What you need to know about smoky conditions on campus

Patrick Goff, head of Environment, Health and Safety, Anna Harte, Berkeley’s medical director and Alicia Johnson, director of the campus Office of Emergency Management sent the following message to the campus community Monday morning. It was updated at 12:31 p.m. to reflect the latest air quality information.

UC Berkeley has been monitoring the air quality impacting the campus. The air quality index (AQI) is currently below 150, which is the level when air is considered “unhealthy.”  We encourage everyone to stay indoors to the extent possible and monitor Berkeley News for the latest information.

For information on potential health impacts, protective actions and other resources, please visit our Wildfire Smoke and Air Quality resource page.

While the campus is closed today, some employees are at work and those who work outdoors and in buildings without filtration systems, which help improve indoor air quality, may voluntarily use N95 masks.  If the air quality rises to unhealthy levels today, Environment, Health & Safety is handing out N95 masks in the lobby of University Hall until 5 p.m.. The lobby can be accessed at the corner of University Ave and Oxford St.

For employees who must work after 5 p.m. in buildings without filtration or in outdoor areas, supervisors are asked to survey their staff and proactively pick up N95s for them.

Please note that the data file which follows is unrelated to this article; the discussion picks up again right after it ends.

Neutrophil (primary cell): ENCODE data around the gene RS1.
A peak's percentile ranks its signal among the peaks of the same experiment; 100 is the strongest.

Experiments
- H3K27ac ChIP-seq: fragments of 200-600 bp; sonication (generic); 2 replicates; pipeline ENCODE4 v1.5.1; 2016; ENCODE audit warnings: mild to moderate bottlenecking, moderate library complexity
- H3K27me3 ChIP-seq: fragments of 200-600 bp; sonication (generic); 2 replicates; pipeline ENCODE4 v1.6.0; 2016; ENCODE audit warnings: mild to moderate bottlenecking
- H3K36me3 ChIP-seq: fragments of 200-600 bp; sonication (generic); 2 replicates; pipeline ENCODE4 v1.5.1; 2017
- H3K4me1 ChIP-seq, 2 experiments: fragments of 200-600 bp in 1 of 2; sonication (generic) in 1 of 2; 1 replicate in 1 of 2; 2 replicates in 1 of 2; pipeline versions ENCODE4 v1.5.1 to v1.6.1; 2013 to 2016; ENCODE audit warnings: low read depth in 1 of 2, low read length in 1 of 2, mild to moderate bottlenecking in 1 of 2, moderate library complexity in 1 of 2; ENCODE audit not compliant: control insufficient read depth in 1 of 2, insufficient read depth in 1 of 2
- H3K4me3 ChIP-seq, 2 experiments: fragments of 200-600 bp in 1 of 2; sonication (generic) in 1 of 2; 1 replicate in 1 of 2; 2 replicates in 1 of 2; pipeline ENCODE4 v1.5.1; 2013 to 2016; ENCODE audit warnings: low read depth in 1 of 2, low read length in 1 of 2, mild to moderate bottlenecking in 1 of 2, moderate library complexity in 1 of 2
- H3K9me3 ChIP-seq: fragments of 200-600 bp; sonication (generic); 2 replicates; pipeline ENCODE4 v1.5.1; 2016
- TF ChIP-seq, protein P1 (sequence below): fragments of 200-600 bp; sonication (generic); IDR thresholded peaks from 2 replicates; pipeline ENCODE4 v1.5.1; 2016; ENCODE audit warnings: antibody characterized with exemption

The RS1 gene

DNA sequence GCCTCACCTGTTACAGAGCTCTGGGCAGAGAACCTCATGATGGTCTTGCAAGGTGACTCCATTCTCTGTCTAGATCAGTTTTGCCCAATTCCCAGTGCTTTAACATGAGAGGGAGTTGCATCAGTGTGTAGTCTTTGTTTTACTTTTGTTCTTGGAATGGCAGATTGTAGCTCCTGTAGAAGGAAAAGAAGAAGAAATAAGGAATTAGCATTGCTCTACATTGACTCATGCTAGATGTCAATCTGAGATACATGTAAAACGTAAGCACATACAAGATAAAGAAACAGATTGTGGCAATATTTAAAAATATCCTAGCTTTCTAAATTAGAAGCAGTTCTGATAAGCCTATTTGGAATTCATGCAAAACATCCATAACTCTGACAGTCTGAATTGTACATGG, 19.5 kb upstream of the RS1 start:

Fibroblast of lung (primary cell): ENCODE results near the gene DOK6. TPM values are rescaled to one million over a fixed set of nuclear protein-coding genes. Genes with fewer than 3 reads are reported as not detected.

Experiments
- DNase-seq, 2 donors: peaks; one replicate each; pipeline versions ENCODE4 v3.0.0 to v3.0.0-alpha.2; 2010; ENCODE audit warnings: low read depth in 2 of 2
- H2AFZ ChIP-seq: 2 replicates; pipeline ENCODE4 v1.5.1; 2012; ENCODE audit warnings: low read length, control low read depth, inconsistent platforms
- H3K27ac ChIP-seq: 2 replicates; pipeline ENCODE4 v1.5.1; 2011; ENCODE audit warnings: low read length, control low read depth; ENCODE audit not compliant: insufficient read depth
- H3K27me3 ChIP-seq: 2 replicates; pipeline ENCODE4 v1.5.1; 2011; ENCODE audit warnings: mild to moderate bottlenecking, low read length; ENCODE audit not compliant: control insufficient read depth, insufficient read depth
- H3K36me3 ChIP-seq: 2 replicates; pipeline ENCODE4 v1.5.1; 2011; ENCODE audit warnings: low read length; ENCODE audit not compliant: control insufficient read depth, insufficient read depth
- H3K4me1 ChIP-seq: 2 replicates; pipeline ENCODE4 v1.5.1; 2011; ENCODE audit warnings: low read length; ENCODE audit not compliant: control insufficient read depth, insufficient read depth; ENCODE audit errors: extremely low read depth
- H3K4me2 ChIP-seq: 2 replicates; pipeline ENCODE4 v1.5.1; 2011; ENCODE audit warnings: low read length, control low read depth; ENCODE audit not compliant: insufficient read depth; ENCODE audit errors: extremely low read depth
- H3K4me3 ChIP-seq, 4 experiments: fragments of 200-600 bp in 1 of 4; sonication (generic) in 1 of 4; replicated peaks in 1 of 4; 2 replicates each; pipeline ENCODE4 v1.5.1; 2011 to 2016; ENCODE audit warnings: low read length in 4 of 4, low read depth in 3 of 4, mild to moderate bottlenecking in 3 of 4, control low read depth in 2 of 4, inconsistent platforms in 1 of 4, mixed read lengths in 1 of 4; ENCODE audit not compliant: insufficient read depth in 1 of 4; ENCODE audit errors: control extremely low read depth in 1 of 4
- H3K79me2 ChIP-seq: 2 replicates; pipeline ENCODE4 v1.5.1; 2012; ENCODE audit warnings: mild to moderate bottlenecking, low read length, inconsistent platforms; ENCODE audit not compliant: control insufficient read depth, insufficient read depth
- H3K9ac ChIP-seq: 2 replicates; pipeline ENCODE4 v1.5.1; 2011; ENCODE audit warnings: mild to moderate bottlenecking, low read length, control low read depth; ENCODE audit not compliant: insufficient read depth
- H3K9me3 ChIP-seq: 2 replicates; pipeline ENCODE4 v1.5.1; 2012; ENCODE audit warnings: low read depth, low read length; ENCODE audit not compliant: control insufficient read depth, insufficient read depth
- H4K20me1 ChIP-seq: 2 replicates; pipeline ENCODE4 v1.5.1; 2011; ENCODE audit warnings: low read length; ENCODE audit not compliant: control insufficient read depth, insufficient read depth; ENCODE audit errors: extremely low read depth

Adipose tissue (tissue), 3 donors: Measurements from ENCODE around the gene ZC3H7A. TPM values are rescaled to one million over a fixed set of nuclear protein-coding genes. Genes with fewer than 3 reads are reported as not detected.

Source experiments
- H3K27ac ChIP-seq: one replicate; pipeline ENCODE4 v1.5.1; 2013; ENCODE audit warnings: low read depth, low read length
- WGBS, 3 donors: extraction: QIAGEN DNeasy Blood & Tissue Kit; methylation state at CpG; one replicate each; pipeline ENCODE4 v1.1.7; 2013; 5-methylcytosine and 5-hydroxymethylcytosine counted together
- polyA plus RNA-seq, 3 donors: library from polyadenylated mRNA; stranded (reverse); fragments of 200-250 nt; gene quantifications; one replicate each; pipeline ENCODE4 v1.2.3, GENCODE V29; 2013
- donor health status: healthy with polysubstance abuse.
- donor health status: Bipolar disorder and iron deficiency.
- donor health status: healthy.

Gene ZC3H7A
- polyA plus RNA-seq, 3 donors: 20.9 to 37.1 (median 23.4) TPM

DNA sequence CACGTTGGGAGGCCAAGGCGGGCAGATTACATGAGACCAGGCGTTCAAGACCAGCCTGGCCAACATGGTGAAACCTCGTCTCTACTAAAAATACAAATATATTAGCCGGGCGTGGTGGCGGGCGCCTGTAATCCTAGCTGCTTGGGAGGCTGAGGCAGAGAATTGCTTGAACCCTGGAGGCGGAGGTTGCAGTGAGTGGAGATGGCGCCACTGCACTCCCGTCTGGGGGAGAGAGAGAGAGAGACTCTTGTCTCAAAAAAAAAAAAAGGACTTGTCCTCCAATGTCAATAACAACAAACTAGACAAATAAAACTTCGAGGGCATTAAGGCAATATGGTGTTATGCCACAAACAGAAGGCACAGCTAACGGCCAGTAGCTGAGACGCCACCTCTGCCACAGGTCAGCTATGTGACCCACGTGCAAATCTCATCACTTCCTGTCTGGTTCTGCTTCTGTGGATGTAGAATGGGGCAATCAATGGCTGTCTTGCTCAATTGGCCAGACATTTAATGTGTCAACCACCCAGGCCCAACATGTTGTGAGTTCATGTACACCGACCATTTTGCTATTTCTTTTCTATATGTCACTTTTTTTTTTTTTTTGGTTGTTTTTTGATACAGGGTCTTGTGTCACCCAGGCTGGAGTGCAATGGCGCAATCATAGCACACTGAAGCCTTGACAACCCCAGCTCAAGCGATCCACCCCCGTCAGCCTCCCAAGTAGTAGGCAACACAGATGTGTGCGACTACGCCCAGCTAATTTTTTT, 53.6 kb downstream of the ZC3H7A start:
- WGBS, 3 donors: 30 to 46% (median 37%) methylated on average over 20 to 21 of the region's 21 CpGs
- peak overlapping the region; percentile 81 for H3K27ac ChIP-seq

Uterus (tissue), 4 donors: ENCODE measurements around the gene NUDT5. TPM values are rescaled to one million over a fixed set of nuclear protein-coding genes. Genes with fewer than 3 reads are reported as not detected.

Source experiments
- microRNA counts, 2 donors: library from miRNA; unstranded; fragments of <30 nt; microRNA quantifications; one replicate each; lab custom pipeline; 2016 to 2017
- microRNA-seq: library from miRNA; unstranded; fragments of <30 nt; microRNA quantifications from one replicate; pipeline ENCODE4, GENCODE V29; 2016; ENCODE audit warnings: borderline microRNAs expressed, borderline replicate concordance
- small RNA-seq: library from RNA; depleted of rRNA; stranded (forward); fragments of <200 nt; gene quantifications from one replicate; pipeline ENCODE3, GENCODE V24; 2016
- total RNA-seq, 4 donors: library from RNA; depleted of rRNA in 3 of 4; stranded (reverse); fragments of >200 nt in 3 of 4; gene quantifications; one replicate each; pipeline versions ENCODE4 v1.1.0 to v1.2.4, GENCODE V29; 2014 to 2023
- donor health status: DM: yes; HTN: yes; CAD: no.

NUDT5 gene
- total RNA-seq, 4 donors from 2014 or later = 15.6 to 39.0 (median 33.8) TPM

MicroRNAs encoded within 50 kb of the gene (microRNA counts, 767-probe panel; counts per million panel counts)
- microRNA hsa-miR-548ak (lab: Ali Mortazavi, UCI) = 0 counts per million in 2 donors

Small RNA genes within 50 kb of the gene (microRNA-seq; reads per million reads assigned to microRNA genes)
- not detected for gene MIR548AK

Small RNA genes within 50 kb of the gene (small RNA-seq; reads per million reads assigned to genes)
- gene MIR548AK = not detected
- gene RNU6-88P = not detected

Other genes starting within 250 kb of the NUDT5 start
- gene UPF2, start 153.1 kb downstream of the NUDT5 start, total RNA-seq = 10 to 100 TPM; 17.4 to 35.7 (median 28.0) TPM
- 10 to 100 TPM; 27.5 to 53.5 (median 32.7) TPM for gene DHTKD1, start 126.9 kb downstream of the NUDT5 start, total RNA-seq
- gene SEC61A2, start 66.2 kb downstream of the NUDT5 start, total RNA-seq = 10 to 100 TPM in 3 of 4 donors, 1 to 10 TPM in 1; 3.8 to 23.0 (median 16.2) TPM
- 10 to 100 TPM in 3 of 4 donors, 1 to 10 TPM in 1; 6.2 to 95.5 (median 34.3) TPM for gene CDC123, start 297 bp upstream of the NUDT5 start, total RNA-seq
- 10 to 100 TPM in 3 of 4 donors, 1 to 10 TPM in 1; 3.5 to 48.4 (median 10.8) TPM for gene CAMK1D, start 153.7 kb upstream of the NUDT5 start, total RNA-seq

For students, University Health Services (UHS) has a limited supply of N95 respirators for use in emergencies including but not limited to wildfires, which are reserved for those most in need.  Students with asthma and other underlying medical conditions that put them at high risk of adverse effects and who are experiencing symptoms related to air quality can be assessed, treated, and receive respirators at UHS.  Please see the Air Quality Resource page for updated information.

Please remember that the only way to completely avoid potential health risks from both chemicals and particulates found in smoke is to avoid exposure.  Stay indoors if you can, and if must be active outside in smoky areas, take steps to limit your time and level of activity outdoors. While N95 masks provide limited particulate filtration and comfort for those sensitive to the smoke, they do not filter harmful chemicals found in smoke and are proven to provide protection only if individually fitted by a trained technician.

For more information on campus actions and protocols based on AQI, please refer to the recent Cal Message on preparing for wildfire smoke.

If you have any questions, please contact your supervisor or Environment, Health and Safety at ehs@berkeley.edu.

As always please continue to monitor Berkeley News and UC Berkeley’s Twitter account for the latest updates.

Thank you for your cooperation.